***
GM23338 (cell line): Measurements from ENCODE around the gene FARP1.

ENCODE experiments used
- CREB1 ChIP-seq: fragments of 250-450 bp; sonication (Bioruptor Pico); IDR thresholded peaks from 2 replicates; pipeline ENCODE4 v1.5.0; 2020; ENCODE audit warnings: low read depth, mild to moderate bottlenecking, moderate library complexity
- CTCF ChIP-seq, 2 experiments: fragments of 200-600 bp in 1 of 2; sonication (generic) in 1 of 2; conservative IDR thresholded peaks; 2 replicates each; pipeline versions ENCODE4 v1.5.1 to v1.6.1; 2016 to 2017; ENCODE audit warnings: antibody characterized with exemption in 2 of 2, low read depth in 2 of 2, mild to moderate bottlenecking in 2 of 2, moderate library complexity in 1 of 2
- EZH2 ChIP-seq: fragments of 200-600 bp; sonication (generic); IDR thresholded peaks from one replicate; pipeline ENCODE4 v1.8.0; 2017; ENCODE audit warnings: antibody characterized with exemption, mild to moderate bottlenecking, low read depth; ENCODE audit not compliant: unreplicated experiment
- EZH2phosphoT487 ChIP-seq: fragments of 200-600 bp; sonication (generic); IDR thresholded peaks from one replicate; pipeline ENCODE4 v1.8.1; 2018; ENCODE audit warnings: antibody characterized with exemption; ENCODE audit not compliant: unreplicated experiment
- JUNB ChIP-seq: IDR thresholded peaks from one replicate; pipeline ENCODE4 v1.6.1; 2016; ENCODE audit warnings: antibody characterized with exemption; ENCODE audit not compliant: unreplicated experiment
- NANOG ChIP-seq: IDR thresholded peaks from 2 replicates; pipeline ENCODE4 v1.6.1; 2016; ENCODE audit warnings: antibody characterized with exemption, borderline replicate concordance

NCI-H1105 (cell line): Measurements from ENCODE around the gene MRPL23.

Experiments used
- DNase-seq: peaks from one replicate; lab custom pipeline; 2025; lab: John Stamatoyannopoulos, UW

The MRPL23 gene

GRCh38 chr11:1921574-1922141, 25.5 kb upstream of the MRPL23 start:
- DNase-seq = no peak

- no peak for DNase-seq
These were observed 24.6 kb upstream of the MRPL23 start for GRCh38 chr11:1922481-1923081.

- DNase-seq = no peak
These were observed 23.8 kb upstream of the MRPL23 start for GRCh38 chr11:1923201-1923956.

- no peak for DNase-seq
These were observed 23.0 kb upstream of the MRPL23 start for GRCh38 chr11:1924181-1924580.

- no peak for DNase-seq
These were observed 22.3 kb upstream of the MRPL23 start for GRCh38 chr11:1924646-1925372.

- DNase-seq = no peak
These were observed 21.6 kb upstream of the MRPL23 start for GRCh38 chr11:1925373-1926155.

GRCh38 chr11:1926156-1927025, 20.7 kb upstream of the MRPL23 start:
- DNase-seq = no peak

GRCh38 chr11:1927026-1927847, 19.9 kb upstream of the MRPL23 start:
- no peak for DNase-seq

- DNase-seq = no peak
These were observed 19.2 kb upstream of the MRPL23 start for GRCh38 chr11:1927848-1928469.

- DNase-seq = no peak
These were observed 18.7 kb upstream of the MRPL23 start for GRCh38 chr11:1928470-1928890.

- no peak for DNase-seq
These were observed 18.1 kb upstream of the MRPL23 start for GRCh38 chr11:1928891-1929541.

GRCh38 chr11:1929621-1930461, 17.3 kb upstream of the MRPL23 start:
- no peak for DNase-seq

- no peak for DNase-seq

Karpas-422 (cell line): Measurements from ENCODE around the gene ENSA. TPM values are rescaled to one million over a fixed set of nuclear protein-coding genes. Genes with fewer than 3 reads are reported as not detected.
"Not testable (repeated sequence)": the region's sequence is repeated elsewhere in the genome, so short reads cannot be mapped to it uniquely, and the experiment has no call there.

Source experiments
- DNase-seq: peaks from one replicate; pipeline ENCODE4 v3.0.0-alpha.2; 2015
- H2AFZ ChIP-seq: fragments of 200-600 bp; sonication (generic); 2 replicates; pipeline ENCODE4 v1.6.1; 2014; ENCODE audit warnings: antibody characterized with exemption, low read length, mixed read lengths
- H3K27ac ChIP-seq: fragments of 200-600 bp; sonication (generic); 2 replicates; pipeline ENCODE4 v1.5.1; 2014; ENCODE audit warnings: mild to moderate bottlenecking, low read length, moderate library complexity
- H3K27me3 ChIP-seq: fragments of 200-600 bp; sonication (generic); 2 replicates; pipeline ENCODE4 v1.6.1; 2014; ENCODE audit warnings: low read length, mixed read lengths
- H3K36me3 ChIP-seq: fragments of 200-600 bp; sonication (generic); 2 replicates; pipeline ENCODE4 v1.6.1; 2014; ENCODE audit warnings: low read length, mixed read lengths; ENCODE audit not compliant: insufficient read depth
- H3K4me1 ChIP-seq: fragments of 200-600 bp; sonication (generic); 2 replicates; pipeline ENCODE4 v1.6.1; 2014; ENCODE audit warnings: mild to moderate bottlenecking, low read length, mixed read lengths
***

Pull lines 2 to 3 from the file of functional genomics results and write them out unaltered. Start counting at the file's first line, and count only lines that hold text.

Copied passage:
ENCODE experiments used
- CREB1 ChIP-seq: fragments of 250-450 bp; sonication (Bioruptor Pico); IDR thresholded peaks from 2 replicates; pipeline ENCODE4 v1.5.0; 2020; ENCODE audit warnings: low read depth, mild to moderate bottlenecking, moderate library complexity